The basic idea of the preparation of quarterly accounts is that, the cumulative quarterly earnings would be similar to the audited annual earnings (Al-Darayseh & Brown, 1992; Ibrahim. et.al 2009; Ismail & Abdullah 2009). This is based on the fact that the accounting policies and estimation methods applied in quarterly accounts are required to be consistent with those adopted for the annual accounts. Therefore, Al-Darayseh & Brown (1992) and Ibrahim et.al (2009) have argued that the occurrence of earnings deviation between the two accounts indicates that the earnings reported in the quarterly accounts is an evidence of low quality quarterly accounts; where higher earnings reported in cumulative quarterly accounts than audited annual accounts represents overstatements of quarterly earnings, while lower earnings reported in cumulative quarterly accounts than audited annual accounts represents understatements of quarterly earnings. Their argument is based on the fact that the annual accounts which are audited by external auditors are regarded as having higher quality than quarterly accounts which are not audited. However, besides misstatements, earnings deviation can also be a result of the occurrence of events after reporting period, which may require adjustment in these accounts. Two months lapse between the production of fourth quarterly accounts and the audited annual accounts expose the accounts to the events after reporting period which may require for accounting adjustments. The adjustments to reflect the occurrence of these events would also result in the occurrence of earnings deviation. However, this compulsory accounting treatment cannot be related to low quality quarterly accounts as compared to other types of adjustments.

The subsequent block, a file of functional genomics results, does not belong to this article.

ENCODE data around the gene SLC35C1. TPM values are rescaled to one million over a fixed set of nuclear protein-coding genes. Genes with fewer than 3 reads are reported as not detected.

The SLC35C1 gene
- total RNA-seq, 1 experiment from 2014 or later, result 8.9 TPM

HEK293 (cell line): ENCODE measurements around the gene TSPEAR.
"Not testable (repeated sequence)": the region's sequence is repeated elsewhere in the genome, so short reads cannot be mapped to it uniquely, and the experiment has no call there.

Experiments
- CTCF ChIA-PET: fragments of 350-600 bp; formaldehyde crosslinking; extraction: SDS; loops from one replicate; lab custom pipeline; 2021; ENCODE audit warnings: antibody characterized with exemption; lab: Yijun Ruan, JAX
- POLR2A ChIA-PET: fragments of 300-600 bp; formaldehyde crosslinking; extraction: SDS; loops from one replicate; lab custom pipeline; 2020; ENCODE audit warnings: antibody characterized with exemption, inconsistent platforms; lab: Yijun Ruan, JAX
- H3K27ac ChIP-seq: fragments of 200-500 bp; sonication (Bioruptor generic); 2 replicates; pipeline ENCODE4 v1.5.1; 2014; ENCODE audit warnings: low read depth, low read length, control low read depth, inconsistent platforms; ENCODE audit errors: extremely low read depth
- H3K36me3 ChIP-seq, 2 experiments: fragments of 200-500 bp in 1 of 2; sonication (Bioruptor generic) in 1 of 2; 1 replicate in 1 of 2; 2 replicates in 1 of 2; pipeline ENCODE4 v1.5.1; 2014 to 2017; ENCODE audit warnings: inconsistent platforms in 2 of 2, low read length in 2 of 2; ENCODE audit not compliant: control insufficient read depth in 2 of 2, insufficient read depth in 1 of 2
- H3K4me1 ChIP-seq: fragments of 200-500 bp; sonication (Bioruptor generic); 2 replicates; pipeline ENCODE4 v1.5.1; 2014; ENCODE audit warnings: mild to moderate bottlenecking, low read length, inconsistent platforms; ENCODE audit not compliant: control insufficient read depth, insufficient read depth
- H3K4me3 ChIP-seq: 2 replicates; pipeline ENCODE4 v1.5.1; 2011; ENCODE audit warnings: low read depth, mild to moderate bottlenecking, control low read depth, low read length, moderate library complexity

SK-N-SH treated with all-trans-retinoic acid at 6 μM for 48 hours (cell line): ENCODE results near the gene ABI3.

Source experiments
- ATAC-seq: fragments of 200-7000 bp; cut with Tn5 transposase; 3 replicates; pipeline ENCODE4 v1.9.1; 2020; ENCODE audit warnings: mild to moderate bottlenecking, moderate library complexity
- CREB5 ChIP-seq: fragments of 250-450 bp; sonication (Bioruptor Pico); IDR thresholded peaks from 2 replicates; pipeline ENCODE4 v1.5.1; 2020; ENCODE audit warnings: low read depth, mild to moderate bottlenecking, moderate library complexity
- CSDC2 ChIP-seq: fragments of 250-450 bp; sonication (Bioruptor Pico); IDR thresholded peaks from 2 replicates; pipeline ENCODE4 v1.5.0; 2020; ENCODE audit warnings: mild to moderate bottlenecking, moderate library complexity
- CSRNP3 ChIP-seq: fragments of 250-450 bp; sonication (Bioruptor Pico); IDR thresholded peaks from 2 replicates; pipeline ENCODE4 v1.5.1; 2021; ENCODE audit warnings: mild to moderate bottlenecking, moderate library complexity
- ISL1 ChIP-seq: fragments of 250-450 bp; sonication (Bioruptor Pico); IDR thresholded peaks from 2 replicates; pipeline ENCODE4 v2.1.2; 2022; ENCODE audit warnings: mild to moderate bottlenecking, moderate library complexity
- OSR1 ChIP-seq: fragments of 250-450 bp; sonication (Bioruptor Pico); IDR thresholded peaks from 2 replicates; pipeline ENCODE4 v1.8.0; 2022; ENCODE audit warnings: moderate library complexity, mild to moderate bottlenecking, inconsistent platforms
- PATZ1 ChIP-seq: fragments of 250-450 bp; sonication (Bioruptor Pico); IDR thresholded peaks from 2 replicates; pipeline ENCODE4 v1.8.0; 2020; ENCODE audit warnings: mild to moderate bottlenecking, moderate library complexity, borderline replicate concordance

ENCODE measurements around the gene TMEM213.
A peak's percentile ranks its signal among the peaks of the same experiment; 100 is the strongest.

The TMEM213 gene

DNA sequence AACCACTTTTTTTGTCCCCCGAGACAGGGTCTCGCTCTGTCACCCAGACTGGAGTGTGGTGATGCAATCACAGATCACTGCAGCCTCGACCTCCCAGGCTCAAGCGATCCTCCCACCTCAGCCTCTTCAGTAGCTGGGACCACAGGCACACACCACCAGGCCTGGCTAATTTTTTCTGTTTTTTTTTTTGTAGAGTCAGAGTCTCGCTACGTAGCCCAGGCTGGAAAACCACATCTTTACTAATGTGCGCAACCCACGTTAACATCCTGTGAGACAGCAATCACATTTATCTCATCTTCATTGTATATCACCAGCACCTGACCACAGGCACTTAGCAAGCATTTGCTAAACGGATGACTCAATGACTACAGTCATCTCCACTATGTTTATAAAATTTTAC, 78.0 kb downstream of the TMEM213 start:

Data is based on listed companies on Bursa Malaysia between years 2000 to 2012. As at 31st December for each year, a total of 12,291 companies are observed. About 121 companies without quarterly or annual accounts, 18 companies producing accounts in non-Ringgit Malaysia currency, 499 newly listed companies, 265 companies with financial period of more or less than 12-months period and 535 companies which have audited quarterly accounts are excluded, which reduces the available observation of earnings deviation companies to 10,791. After comparing the cumulative quarterly earnings and audited annual earnings, 819 observations are identified to have 10 percent or more earnings deviation, which represents 8 percent of available sample. Since only these companies are required by the Bursa Malaysia to provide explanations regarding the deviation, only this group is used as sample. However, from 819 observations, only explanations of 731 observations are obtained from Bursa Malaysia’s websites which represents 89 percent of the initial observation of companies with 10 percent or more of earnings deviation. For each observation, the magnitude of earnings deviation is separated into misstatements and events after reporting period, based on the explanations provided by each company to the Bursa Malaysia. The t-test is used to examine the significant difference in the magnitude of earnings deviation between the two types of reasons.